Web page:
Happy, healthy, wealthy, and productive living to help save the world

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Compiled from Pixabay images by Jill Wellington, pasja1000, Erik Stein, Gerd Altmann, and annca.

Medium is filled with personal growth advice. So, what’s different about the Happy Healthy Wealthy Productive Sustainable (HHWPS) project?

Three things:

  1. My mission is to convince the world that a sustainable life is a happy, healthy, wealthy, and productive life. We can all help save the world by building a life we love living 🙂
  2. The HHWPS project will systematically work through 12 coherent chapters. I laid the foundation in 250 blog posts written from mid-2019 to mid-2020, and this Medium publication represents the next level of refinement.


Happy Healthy Wealthy Productive Sustainable

Believe it or not, a diet can be healthy, tasty, practical, affordable, and sustainable all at the same time!

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Image by Janet Cloete

The biggest health challenge of our time is that we’re badly overfed and undernourished. Society surrounds us with empty calories designed for overeating, causing obesity, disease, and environmental destruction.

Chapter 3 of the HHWPS project presents a fundamental solution to this problem. We start with the following summary article that shares ten steps for building a lifelong healthy diet in a world of unhealthy temptations:

All other articles in this chapter are listed below in order of publication.

A New Dose of Motivation for Building Your Lifelong Healthy Diet

We can accomplish any “how” if we have a big enough “why.” That why this chapter kicks off with a close look…


We all have a pretty good idea of the foods we should and shouldn’t allow into our bodies. The problem is getting ourselves to act on this knowledge.

This basic problem has haunted me for more than a decade. It took hundreds of incremental improvements, but six months ago, I finally achieved perfection. This week’s article shares the 10 steps that made it happen:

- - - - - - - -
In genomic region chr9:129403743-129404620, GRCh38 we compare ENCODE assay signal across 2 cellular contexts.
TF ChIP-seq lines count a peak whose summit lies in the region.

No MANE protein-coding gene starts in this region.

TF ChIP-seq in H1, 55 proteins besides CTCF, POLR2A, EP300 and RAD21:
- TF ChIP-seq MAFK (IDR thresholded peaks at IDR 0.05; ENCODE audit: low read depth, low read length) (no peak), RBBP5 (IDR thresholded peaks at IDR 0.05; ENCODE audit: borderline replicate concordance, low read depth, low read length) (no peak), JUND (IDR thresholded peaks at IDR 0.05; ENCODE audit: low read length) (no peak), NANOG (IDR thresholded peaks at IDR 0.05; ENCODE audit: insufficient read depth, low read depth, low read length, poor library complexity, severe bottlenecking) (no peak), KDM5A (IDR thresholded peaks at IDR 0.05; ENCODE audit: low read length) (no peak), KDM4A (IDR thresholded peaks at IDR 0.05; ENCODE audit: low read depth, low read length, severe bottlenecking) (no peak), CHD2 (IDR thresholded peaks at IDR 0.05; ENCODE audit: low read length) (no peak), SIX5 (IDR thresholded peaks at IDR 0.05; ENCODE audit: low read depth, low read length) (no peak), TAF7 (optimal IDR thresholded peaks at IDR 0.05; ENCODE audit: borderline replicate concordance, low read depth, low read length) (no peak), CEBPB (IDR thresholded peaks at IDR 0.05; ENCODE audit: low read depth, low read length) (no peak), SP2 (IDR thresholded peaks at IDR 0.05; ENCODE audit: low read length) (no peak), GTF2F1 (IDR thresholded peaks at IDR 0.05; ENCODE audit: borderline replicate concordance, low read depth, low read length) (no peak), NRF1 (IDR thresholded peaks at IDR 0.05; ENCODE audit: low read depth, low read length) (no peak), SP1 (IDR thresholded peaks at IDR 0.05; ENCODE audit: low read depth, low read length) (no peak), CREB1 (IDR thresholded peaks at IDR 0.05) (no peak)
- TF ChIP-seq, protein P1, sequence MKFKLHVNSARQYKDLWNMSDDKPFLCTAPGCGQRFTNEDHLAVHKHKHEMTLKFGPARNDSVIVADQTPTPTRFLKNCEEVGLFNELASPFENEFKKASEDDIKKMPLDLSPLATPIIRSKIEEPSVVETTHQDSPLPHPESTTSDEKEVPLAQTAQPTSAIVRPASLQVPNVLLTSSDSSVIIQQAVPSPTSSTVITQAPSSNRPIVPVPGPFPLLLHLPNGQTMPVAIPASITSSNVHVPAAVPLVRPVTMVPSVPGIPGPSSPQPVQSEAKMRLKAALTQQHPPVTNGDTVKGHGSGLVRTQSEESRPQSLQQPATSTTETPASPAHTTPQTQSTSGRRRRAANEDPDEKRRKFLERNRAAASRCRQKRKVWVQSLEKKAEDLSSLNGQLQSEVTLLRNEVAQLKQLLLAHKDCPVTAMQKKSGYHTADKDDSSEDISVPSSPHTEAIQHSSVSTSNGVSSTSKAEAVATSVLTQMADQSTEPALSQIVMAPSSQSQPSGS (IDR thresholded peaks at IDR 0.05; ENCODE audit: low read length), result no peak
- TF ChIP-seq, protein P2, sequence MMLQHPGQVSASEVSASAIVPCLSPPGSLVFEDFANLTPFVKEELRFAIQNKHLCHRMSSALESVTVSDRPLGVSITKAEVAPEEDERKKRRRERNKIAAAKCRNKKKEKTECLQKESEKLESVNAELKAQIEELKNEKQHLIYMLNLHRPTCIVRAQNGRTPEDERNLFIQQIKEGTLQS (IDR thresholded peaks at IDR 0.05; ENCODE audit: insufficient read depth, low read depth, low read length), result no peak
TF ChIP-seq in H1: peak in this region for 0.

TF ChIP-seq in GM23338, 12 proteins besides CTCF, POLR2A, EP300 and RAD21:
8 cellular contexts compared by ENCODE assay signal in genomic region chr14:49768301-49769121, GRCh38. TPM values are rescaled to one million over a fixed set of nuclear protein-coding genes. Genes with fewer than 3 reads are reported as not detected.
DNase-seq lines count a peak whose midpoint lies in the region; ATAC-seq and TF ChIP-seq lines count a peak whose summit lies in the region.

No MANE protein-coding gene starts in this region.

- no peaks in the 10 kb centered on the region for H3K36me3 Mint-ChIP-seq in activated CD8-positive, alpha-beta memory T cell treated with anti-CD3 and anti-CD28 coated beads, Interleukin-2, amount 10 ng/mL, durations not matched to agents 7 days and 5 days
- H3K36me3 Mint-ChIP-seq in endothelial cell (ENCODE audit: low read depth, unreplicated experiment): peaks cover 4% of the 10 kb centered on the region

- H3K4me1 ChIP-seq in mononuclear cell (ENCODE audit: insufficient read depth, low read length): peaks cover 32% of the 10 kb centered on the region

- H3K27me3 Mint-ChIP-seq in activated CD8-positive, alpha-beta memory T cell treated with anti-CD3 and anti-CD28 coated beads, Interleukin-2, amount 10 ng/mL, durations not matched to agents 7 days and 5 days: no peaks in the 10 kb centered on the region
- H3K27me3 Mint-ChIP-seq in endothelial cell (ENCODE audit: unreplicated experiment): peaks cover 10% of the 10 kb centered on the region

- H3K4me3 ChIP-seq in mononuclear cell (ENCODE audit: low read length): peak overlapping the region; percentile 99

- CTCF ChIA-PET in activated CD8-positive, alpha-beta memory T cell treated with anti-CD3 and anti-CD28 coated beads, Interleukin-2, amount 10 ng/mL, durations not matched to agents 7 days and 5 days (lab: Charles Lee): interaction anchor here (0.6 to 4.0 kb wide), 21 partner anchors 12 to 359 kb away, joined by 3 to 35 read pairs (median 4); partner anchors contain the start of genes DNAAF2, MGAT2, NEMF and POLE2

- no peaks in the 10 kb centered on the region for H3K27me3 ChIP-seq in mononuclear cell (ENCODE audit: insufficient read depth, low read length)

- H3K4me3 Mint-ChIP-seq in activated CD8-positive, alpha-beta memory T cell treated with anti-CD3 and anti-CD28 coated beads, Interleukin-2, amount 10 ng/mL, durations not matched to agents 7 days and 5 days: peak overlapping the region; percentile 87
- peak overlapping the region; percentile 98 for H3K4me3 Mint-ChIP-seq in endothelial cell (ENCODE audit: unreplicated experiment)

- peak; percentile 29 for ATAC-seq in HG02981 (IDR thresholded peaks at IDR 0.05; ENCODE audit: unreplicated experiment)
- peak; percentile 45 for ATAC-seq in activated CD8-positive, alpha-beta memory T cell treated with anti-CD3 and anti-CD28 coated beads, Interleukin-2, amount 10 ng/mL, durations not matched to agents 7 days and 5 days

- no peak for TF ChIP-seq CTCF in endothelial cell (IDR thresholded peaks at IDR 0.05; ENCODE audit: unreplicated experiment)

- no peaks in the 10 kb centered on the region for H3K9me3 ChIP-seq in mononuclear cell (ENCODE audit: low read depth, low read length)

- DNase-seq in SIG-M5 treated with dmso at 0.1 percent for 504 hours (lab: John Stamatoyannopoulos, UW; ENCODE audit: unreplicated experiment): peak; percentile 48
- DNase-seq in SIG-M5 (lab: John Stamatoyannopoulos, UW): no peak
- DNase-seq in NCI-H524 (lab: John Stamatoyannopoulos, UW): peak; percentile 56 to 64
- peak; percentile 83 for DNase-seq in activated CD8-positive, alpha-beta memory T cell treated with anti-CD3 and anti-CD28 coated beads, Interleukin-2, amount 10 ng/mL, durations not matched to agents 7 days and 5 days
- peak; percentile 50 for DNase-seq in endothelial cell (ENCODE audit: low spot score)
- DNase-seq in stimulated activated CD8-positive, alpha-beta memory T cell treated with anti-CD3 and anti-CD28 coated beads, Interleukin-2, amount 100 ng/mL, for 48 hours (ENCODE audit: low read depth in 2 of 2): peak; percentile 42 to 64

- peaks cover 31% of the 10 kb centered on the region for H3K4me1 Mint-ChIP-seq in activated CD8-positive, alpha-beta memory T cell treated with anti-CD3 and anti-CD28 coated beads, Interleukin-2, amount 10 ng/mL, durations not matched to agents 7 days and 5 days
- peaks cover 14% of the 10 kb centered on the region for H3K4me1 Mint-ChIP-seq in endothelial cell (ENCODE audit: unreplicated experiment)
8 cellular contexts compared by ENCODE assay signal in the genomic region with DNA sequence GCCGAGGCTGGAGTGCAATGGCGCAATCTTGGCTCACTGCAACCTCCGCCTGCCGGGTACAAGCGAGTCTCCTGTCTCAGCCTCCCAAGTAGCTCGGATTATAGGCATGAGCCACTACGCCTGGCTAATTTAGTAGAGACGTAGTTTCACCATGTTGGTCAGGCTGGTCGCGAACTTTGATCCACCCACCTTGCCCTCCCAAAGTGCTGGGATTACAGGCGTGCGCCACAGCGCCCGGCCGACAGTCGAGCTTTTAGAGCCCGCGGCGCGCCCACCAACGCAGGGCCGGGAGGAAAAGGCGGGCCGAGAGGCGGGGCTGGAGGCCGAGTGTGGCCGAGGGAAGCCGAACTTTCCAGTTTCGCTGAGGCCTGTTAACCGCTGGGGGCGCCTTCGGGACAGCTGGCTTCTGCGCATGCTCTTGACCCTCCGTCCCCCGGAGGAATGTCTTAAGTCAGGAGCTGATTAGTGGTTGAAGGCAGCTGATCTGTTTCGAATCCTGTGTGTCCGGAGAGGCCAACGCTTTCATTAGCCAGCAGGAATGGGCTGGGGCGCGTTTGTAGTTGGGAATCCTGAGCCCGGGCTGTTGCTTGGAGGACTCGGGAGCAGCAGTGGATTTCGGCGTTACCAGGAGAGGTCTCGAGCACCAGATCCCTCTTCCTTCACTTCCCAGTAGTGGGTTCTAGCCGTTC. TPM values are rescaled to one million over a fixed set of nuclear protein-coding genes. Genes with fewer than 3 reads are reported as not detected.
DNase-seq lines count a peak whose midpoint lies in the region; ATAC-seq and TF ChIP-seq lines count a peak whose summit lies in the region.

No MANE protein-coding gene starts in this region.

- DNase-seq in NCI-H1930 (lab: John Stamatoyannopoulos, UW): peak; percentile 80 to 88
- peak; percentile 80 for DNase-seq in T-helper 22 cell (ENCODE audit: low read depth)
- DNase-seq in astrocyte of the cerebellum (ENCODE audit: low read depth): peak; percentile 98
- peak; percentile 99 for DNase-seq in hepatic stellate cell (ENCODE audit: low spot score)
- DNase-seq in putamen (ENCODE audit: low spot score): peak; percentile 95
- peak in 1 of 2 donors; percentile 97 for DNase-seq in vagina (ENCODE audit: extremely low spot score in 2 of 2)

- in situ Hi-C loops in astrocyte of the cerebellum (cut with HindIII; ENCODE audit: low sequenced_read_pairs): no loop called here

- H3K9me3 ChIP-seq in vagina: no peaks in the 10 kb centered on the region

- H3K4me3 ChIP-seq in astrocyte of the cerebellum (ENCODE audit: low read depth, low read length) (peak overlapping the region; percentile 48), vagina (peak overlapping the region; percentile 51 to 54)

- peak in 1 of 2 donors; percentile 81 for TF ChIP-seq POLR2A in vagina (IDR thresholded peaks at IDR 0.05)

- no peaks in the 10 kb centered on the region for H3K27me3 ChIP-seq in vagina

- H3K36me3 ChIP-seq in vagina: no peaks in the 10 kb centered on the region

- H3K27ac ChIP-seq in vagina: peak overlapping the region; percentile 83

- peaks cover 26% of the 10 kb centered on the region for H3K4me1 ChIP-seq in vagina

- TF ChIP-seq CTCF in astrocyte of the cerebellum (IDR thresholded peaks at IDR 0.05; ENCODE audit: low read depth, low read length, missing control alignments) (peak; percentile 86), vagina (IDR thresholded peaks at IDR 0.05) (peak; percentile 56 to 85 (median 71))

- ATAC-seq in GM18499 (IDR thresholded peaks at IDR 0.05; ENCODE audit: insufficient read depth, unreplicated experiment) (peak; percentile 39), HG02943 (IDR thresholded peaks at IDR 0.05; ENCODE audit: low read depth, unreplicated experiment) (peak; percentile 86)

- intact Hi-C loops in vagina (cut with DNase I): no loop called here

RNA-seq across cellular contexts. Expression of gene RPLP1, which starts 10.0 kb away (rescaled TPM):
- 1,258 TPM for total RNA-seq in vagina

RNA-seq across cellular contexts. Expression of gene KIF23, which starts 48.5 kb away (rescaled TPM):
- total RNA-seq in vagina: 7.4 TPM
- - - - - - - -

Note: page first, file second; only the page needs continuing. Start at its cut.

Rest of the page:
1. Start by figuring out how a healthy diet links to one or more of your deepest values.
  2. Healthy living is much more fun than unhealthy…


10 steps to natural and willpower-free enjoyment of healthy food

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Image created by Janet Cloete

This is not your usual healthy-eating article. There will be no mention of any trendy diets, no detailed meal plans, and no prescriptions about the number of calories you should eat at different times of the day.

The internet is already overflowing with advice about what, when, and how much we should eat.

Motivated by my own struggles with unhealthy food, I’ve poured a lot of thought and experimentation…


Let’s face it: Healthy, whole foods don’t offer the unnaturally enhanced taste sensations of hyper-palatable empty calories. But still, that doesn’t mean they can’t be deeply enjoyable!

In this week’s article, we explore how hedonic adaptation controls our enjoyment of food. Fill your life with hyper-palatable food, and your brain will quickly come to see that as “normal.” And that’s a real problem — if a continuous sugar overdose is your brain’s idea of normal, any real food will be bland and boring in comparison.

Luckily, this process can be reversed. When you heal your brain’s reward system, it will…


How to deeply enjoy your healthy food (and your healthy life)